It had rained the day before and so the sky was very clear with quaint little puffs of cloud. This must be the third most photographed building in New York; we did our part.
This has never been done before.
We had visited the Met on our first NY visit—twice actually—and had only dented a few sections. The Met is ‘suggested donation,’ with a big scary sign that suggests you donate $20. We had heard it was free and our plan was to swing by for a couple hours here and there during our stay but the suggested donation thing had us all bent out of shape. You know, not $20 since it was no longer early and we’d wasted precious hours already but not too little so they think you are a cheap bastard or something. Turns out the ticket girls could not care less about you or your suggested donation.
There was a group of mormons in the park giving free popcorn and Books of Mormon to passers by. One of them was attracting the attention of small children with some trippy utopian chalk art.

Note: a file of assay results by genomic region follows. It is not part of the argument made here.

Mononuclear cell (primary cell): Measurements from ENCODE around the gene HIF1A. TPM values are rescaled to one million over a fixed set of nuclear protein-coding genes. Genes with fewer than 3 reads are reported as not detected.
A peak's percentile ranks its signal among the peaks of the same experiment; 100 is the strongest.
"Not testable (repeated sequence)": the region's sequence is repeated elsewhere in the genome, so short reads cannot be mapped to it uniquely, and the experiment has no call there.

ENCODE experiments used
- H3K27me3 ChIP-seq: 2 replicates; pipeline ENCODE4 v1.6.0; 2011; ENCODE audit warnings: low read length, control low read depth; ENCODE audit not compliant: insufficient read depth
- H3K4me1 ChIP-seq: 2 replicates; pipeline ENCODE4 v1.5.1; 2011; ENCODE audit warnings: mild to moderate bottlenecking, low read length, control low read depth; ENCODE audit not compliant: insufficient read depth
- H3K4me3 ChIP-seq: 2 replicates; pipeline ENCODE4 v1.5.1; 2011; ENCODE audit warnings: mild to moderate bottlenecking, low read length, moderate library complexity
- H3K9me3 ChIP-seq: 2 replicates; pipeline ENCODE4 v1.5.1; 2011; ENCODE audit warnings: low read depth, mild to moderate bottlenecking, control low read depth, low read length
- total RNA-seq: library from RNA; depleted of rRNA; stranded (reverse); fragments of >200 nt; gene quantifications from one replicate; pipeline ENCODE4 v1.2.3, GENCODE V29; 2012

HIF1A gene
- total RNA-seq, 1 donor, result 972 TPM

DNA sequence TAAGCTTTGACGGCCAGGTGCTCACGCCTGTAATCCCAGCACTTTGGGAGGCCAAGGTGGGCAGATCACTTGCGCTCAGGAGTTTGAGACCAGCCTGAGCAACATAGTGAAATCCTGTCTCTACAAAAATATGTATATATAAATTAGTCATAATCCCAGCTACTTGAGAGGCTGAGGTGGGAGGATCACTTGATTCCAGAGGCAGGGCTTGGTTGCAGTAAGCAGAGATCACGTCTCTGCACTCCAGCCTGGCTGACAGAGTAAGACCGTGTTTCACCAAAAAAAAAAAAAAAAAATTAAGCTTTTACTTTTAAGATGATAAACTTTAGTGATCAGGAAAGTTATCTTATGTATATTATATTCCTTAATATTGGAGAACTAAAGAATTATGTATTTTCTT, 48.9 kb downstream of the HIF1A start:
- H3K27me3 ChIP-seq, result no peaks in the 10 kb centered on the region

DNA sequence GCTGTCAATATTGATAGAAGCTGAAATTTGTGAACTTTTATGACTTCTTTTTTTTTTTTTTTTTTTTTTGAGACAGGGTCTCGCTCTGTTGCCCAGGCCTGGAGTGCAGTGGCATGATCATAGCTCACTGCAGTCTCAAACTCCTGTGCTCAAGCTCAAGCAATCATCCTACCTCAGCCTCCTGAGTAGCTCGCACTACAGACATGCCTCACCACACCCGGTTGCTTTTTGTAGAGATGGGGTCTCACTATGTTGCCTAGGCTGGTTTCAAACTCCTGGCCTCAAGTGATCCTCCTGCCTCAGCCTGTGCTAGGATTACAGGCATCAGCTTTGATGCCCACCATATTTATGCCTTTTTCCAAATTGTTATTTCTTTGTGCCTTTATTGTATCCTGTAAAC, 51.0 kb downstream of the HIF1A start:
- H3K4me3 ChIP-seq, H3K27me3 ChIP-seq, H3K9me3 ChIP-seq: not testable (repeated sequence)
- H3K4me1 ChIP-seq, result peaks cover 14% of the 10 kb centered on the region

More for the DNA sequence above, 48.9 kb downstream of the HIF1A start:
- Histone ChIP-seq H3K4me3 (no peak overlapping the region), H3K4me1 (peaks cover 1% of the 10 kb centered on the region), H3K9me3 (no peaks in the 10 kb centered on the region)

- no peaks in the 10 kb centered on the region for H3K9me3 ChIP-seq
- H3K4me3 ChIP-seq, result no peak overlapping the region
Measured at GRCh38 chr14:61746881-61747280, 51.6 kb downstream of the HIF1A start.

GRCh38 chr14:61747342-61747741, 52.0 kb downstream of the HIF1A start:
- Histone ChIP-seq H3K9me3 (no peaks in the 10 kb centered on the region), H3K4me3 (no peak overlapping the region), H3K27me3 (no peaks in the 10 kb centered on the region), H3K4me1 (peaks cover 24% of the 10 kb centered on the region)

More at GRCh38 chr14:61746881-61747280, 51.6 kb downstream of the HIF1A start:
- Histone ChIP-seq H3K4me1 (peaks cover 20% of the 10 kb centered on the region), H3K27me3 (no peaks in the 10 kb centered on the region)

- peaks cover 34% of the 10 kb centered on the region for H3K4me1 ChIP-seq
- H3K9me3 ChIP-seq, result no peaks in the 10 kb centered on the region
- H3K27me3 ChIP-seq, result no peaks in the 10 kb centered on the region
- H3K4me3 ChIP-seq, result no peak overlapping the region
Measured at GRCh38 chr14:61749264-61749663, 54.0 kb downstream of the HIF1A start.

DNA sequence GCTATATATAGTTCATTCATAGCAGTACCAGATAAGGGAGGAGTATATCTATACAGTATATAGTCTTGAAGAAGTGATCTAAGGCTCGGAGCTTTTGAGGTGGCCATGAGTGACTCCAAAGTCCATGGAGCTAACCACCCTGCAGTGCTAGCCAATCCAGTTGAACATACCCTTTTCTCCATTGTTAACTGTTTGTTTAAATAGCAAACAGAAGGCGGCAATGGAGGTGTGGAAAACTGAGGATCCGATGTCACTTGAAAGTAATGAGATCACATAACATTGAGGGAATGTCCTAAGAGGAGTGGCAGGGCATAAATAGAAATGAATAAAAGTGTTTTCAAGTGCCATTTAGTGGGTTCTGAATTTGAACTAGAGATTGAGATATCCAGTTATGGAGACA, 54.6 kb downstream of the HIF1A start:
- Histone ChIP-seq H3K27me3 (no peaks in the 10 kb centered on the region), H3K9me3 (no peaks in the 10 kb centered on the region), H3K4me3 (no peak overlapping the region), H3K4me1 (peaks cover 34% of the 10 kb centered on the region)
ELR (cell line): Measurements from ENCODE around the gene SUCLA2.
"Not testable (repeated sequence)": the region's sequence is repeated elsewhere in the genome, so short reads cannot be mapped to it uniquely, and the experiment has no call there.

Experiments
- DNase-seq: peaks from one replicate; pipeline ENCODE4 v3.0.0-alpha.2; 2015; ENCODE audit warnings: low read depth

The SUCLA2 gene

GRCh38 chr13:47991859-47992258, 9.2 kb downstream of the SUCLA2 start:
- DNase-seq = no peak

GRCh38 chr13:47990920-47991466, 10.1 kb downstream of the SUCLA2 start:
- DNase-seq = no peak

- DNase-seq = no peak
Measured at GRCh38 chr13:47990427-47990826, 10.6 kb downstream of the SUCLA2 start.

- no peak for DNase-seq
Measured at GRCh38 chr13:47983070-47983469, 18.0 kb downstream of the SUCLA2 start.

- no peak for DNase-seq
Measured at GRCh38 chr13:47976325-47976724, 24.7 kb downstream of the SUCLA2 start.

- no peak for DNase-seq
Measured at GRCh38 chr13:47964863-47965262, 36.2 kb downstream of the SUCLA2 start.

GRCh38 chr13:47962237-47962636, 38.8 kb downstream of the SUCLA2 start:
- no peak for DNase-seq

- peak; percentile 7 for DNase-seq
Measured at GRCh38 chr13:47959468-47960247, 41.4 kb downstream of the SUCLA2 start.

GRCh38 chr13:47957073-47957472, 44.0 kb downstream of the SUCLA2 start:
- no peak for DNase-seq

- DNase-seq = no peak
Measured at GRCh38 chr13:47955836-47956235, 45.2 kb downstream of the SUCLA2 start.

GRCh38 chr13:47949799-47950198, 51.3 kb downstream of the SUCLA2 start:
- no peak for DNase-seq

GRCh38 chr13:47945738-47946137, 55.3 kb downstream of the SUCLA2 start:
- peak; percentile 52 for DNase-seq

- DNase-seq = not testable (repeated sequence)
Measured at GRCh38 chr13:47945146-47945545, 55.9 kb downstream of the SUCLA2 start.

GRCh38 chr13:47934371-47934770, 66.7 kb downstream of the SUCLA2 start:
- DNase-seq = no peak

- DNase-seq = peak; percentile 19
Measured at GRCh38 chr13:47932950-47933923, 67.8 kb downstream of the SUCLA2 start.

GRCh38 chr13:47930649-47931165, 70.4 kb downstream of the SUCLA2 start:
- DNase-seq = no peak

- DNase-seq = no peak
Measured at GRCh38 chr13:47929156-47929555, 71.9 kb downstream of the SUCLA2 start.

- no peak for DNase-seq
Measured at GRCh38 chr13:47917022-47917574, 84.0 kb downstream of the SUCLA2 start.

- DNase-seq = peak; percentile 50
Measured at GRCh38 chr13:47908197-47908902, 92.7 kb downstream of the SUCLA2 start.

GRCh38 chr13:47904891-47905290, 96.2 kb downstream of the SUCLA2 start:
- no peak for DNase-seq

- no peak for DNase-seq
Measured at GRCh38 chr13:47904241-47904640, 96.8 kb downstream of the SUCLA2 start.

This is a ‘corpse flower’ (titan arum), which bloomed at the Brooklyn Botanical Garden a few days before we arrived. When we got there it was alone in a large room specially designed to keep the teeming throngs from trampling each other in their attempts to record the glory with their mini camcorders and cell phone cameras. The flower no longer smelled like dead bodies and the large sticky uppy had fallen over. It was pretty awesome nonetheless.
(Botanical drawings by Nancy Blum, also at the BBG.)
We saw an Broadway play called The Lieutenant of Inishmore. I enjoyed it but I have to say the New York Times and other reviews that were enlarged and posted in the windows of the theater were a little overenthusiastic. The play was touted as a ‘screamingly funny’ ‘scathing’ and ‘gleeful,’ ‘gruesome,’ dark comedy about an IRA-like splinter terrorist cell. So it was also controversial and stuff. Mostly it was about Irish accents, the word “feck,” and dead cats.
After the play we dissed the clamoring horse cabbies and walked under our own power up 5th Avenue, taking “art” photos of the window displays and night scenery.